Lecture examines glaucoma as systemic disease

November 11, 2007

Robert Ritch, MD, professor of clinical ophthalmology at the New York Medical College, chief of glaucoma services at the New York Eye and Ear Infirmary, and medical director of The Glaucoma Foundation, presented glaucoma in a different light as the ocular manifestation of a more systemic disease.

Robert Ritch, MD, professor of clinical ophthalmology at the New York Medical College, chief of glaucoma services at the New York Eye and Ear Infirmary, and medical director of The Glaucoma Foundation, presented glaucoma in a different light as the ocular manifestation of a more systemic disease.

The two glaucomas examined (exfoliative glaucoma and normal-tension glaucoma) had very different origins. It was concluded that these are also characterized by findings that are linked to other disorders as well, he said.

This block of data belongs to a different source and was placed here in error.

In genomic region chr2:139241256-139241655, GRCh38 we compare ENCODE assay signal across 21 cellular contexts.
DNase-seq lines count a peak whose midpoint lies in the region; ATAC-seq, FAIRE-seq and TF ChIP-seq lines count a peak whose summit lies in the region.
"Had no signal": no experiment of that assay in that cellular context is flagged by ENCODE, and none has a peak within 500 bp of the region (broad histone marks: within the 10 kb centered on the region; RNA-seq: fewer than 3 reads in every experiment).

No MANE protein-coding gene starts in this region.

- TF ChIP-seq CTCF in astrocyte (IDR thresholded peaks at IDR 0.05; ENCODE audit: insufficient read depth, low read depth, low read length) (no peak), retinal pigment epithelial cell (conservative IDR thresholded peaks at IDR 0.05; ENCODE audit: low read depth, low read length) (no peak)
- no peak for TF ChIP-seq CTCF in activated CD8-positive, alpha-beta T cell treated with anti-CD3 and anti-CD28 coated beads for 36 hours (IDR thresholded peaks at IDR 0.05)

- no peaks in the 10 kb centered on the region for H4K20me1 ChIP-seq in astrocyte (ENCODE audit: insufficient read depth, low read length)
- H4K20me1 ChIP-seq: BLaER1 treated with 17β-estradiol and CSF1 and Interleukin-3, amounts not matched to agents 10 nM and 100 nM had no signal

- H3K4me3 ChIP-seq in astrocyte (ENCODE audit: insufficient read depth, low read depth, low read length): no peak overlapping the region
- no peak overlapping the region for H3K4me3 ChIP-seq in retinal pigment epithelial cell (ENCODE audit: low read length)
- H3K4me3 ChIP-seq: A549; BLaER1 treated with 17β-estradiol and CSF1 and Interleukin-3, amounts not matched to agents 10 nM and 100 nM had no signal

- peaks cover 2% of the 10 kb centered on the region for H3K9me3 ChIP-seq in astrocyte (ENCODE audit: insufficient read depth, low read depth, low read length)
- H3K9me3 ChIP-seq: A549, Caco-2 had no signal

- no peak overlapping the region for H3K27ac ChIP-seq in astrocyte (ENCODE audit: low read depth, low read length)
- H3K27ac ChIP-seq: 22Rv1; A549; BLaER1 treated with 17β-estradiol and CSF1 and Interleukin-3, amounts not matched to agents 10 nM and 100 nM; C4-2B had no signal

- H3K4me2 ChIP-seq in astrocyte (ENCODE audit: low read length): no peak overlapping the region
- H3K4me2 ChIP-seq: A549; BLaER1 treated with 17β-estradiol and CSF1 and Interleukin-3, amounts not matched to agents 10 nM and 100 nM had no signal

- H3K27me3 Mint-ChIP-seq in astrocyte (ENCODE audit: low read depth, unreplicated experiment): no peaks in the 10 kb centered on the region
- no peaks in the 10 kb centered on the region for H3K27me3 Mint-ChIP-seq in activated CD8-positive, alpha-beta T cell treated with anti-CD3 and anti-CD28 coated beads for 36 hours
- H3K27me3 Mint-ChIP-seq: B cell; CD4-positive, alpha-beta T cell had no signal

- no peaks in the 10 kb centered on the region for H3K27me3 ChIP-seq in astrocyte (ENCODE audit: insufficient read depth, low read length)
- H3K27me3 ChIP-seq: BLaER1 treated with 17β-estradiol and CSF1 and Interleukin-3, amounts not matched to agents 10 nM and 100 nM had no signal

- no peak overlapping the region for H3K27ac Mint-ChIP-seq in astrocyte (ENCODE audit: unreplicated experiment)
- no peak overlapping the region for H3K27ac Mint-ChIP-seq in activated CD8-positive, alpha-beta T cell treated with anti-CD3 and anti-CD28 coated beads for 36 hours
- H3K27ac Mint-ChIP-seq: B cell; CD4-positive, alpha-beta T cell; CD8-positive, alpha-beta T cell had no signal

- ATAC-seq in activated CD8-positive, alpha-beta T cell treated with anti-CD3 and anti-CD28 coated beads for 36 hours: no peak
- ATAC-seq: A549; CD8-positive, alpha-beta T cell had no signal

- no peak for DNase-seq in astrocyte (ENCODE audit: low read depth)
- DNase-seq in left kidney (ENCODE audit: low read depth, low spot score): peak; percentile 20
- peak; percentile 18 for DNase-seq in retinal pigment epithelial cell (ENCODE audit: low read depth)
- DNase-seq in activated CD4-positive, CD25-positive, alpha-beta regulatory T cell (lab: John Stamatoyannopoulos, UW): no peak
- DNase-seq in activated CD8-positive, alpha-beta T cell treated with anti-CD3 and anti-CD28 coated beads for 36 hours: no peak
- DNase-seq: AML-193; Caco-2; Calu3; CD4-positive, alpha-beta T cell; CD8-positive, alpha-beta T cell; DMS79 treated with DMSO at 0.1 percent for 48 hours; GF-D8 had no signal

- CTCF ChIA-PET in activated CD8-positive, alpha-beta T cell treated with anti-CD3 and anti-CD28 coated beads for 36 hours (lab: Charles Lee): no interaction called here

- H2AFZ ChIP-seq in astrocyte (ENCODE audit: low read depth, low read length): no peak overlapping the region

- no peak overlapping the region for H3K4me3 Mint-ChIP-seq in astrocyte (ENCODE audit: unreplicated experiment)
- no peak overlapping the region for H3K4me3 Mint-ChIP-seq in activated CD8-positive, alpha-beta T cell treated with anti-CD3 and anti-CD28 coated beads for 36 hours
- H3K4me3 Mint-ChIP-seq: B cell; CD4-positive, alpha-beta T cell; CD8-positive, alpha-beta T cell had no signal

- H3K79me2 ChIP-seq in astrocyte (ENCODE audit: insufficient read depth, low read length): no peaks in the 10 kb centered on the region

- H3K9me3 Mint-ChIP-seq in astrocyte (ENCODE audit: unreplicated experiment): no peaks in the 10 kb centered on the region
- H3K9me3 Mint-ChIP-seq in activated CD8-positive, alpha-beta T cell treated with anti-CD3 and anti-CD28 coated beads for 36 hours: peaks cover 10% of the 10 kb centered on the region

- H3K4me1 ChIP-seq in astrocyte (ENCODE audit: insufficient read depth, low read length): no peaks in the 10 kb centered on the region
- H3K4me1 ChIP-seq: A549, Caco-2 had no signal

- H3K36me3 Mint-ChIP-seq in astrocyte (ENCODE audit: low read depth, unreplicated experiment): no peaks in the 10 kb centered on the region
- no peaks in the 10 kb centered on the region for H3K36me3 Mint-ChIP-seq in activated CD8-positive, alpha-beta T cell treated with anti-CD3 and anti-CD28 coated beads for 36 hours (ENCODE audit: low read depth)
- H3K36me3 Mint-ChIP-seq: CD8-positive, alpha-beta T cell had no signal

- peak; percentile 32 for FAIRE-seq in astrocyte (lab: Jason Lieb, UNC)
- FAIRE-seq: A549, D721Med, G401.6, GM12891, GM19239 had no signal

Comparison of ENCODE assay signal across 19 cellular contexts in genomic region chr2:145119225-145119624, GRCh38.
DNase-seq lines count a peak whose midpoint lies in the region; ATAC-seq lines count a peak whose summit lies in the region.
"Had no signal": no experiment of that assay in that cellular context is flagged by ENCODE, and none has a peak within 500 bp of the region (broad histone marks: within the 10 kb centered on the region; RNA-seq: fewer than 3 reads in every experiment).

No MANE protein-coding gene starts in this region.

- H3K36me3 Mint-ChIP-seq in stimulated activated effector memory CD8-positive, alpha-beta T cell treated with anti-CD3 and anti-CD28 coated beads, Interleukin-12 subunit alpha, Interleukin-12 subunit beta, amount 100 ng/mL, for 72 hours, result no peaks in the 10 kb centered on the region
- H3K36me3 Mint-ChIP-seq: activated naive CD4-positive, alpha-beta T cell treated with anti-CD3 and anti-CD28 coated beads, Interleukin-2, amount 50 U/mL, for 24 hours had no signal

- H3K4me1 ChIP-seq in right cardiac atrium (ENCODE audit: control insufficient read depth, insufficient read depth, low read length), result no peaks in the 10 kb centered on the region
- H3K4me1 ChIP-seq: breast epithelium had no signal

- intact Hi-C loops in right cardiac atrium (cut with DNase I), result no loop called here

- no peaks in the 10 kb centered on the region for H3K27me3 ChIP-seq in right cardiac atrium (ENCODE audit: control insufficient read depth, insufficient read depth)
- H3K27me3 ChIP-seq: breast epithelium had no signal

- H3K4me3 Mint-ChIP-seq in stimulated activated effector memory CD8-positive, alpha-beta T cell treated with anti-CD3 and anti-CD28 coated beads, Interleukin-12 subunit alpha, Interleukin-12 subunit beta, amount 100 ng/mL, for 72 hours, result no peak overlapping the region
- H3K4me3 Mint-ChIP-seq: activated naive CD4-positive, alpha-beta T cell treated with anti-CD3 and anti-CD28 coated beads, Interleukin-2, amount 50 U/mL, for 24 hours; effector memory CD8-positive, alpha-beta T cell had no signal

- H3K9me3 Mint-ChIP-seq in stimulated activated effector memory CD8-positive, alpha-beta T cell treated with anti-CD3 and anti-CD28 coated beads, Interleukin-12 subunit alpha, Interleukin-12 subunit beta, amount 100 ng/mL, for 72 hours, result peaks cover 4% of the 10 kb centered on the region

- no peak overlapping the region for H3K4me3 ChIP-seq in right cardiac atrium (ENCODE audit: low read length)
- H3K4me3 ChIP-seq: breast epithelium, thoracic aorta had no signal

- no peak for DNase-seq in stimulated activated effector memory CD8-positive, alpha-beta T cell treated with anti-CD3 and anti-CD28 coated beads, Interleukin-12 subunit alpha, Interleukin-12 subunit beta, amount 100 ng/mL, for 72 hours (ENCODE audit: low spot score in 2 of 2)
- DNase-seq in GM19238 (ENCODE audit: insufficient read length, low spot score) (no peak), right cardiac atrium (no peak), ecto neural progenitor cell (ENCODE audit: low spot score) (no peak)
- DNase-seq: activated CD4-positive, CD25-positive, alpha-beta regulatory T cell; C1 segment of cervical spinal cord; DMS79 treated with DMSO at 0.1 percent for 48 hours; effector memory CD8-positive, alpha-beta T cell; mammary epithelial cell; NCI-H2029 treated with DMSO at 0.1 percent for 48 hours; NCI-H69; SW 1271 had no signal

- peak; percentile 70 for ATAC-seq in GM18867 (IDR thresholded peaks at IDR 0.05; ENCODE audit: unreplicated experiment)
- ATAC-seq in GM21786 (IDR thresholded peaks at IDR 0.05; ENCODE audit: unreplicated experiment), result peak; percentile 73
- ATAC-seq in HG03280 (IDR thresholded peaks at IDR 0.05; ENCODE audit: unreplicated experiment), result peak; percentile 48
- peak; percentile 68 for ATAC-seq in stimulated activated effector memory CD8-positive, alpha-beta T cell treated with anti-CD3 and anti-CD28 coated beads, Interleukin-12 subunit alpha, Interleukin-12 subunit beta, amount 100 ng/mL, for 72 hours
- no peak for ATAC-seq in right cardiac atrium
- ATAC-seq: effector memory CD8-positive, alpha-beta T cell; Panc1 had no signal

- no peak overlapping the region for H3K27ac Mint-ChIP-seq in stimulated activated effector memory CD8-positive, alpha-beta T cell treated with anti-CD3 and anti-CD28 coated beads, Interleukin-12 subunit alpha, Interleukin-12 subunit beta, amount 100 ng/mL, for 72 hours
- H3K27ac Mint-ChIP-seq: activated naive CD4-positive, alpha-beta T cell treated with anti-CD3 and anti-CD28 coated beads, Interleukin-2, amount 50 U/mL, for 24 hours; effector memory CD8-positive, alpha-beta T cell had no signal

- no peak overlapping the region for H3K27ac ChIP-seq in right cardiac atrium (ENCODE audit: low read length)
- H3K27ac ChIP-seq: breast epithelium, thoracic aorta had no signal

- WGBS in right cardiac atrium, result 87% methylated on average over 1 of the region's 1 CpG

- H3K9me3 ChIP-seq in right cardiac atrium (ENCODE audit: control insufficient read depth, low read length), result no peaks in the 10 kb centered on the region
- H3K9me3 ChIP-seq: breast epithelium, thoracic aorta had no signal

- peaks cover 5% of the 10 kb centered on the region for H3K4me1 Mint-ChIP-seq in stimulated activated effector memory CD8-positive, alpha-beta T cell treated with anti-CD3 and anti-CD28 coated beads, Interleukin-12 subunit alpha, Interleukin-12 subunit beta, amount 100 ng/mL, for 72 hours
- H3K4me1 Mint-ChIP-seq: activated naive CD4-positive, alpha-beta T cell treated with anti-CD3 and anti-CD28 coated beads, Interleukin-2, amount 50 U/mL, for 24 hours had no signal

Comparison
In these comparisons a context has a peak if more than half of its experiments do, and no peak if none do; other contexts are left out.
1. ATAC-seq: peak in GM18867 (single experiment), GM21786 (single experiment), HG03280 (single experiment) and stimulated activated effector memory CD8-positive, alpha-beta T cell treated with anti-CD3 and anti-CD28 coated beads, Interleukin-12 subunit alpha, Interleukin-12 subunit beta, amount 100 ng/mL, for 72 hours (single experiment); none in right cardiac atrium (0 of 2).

"I would like to advocate that many of the different disease which we categorize together as glaucoma have associated systemic manifestations," Dr. Ritch said. "We're finding a series of other risk factors that are connected to ocular disease."

The data Dr. Ritch cites are from studies, including a recent finding linking exfoliative glaucoma with genetic variations in the formation of elastic tissue, as proof that glaucoma is not just an isolated disease of the eye.

It has been found in studies that patients with exfoliative glaucoma have a higher incidence of other disease such as Alzheimer's and vascular diseases, according to Dr. Ritch. Patients with normal-tension glaucoma experience damage to the optic nerve even when pressure within the eye seems to remain normal, he said. However, patients with the disease exhibit other risk factors, including reduced blood flow or ischemia.